Authors

photo-hk2015Harry W. Kopp
Harry W. Kopp is a former foreign service officer and consultant in international trade. He is the author of three books on diplomacy: Career Diplomacy (with Charles A. Gillespie, Georgetown University Press, 2008 and 2011); Commercial Diplomacy and the National Interest (American Academy of Diplomacy, 2004); and Voice of the Foreign Service: A History of the American Foreign Service Association (Foreign Service Books, 2015).

Kopp joined the foreign service as an entry-level officer in 1967 and rose to the senior foreign service in eleven years. He served as deputy assistant secretary of state for international trade policy in the Carter and Reagan administrations. His overseas posts included Warsaw, where he directed the United States–Poland Trade Development Center, and Brasília, Brazil, where he was deputy chief of mission. He received meritorious and superior honor awards from the Department of State and a presidential award for meritorious public service from President Ronald Reagan. He left the service in 1985.

Kopp is the Washington representative of the Philippine sugar industry, a vice president of the International Sugar Trade Coalition, and a director of Venture Factors, a division of Zabaleta and Company. He serves on the advisory board of the U.S. Diplomacy Center, an interactive museum under construction at the Department of State in Washington.

Kopp lectures on the history of the Department of State at the Foreign Service Institute. His articles and commentary have appeared in the New York Times and other publications. His short story “Trotsky in the Bron,” won the 2012 Goldenberg Fiction Prize from the Bellevue Literary Review.

He is a graduate of Hamilton College and holds a master’s degree in Russian and East European Studies from Yale University. He lives with his wife Jane in Baltimore, Maryland.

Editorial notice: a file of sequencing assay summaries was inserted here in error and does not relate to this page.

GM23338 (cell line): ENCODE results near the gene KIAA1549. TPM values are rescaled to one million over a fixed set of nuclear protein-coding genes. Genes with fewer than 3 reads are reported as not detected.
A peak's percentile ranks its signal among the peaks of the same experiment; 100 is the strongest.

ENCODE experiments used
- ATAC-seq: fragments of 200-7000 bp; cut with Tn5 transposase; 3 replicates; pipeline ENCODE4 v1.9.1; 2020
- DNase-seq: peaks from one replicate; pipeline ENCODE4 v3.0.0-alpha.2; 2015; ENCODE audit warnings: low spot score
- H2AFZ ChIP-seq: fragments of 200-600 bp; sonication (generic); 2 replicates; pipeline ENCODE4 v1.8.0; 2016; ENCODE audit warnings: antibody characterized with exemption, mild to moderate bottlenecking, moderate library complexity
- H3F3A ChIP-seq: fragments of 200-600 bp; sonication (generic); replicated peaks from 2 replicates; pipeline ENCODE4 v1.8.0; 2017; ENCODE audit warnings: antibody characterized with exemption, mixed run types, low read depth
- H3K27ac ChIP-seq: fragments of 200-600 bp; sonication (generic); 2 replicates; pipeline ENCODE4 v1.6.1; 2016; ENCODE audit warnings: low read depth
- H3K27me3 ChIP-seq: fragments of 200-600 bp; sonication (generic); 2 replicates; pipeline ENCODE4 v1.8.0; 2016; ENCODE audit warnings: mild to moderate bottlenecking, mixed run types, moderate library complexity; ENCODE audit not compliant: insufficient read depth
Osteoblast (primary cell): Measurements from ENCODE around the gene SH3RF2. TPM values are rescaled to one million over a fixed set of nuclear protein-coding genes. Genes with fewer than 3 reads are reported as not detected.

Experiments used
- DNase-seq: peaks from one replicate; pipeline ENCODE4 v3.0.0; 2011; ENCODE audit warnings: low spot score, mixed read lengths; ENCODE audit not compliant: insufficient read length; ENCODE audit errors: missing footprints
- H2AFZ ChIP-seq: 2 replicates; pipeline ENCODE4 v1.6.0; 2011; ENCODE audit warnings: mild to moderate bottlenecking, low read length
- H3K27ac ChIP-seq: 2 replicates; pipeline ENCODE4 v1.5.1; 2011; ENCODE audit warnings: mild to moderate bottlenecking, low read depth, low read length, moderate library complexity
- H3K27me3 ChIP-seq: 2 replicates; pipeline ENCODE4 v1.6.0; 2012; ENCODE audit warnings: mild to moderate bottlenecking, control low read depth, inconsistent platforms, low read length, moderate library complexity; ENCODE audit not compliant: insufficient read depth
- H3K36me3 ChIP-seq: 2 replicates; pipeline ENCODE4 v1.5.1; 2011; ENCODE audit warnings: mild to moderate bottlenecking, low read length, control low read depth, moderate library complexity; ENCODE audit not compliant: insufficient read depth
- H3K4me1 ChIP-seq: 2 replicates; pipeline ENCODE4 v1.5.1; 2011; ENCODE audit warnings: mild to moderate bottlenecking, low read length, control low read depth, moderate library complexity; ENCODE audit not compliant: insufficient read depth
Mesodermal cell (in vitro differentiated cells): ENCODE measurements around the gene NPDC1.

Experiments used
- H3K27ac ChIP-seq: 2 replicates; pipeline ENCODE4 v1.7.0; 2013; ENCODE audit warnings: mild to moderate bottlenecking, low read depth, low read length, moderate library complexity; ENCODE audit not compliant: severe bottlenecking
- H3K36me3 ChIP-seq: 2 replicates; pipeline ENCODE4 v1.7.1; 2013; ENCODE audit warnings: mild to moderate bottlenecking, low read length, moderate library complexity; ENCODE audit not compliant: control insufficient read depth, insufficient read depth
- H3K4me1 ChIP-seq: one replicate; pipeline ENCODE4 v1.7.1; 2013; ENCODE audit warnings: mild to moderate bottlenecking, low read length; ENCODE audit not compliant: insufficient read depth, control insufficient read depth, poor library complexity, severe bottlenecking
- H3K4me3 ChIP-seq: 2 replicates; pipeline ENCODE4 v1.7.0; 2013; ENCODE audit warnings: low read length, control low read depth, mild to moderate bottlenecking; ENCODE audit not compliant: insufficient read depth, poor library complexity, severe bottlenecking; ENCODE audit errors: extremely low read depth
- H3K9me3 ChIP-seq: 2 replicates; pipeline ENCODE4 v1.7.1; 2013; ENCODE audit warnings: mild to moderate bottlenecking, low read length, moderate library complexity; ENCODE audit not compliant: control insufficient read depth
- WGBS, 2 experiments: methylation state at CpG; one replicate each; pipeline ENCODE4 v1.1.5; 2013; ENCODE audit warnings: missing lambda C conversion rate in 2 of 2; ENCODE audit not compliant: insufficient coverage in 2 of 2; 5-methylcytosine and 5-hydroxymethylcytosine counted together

photo-cg2015Charles A. Gillespie
The late Charles A. Gillespie entered the foreign service in 1965 and retired in 1995. His career included assignments as Deputy Assistant Secretary of State for Inter-American Affairs; American ambassador to Grenada, Colombia, and Chile, and Special Assistant to the President on the National Security Council Staff. He received meritorious and superior honor awards from the State Department.

After retiring, Gillespie joined The Scowcroft Group, a consulting company. He was a member of the American Academy of Diplomacy, the Business Council for International Understanding, and the Forum for International Policy. Ambassador Gillespie died on March 7, 2008.


Comments

Authors — 2 Comments

  1. Hi,

    A great read! I’ve read this twice now as I await my results for the Personal Narratives section. If, and when, I get accepted into the Foreign Service, I’m sure it will be an invaluable resource to help guide me for many years to come.

    Thanks for sharing!
    Adam

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